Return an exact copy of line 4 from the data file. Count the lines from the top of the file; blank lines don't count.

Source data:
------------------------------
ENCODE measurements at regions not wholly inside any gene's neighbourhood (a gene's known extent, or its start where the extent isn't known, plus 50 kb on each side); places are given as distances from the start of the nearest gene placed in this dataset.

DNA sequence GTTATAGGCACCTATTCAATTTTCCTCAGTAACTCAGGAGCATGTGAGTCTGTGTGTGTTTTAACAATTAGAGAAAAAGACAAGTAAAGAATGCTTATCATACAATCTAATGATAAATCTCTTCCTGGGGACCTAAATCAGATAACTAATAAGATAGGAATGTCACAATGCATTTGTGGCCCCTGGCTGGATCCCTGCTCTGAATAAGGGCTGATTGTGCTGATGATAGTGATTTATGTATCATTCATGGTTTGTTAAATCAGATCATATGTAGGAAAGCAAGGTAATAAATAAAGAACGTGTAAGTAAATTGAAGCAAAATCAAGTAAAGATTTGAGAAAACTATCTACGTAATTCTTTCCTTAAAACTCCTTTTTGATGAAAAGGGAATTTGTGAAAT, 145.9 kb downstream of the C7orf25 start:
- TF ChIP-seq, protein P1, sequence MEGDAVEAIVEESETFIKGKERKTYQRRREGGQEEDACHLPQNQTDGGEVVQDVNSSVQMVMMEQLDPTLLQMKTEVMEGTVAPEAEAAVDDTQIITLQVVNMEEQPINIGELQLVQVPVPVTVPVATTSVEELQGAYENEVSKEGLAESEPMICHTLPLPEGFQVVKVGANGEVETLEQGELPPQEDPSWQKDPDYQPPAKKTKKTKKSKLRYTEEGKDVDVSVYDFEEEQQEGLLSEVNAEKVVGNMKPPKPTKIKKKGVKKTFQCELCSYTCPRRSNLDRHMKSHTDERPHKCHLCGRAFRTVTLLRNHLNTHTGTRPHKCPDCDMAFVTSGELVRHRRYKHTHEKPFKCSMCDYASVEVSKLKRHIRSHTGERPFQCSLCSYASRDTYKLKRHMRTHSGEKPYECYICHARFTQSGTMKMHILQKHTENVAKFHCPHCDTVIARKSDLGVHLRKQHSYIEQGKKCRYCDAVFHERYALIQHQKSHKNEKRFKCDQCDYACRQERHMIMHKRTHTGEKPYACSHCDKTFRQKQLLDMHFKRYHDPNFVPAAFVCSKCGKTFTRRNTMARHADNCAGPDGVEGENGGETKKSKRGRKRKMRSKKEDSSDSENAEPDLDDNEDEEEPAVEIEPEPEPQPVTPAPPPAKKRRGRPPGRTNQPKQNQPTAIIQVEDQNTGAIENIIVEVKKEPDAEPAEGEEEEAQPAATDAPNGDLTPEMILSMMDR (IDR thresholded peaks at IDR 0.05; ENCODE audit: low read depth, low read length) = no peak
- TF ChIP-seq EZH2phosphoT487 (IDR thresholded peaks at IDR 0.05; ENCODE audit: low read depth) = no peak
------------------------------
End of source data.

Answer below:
- TF ChIP-seq EZH2phosphoT487 (IDR thresholded peaks at IDR 0.05; ENCODE audit: low read depth) = no peak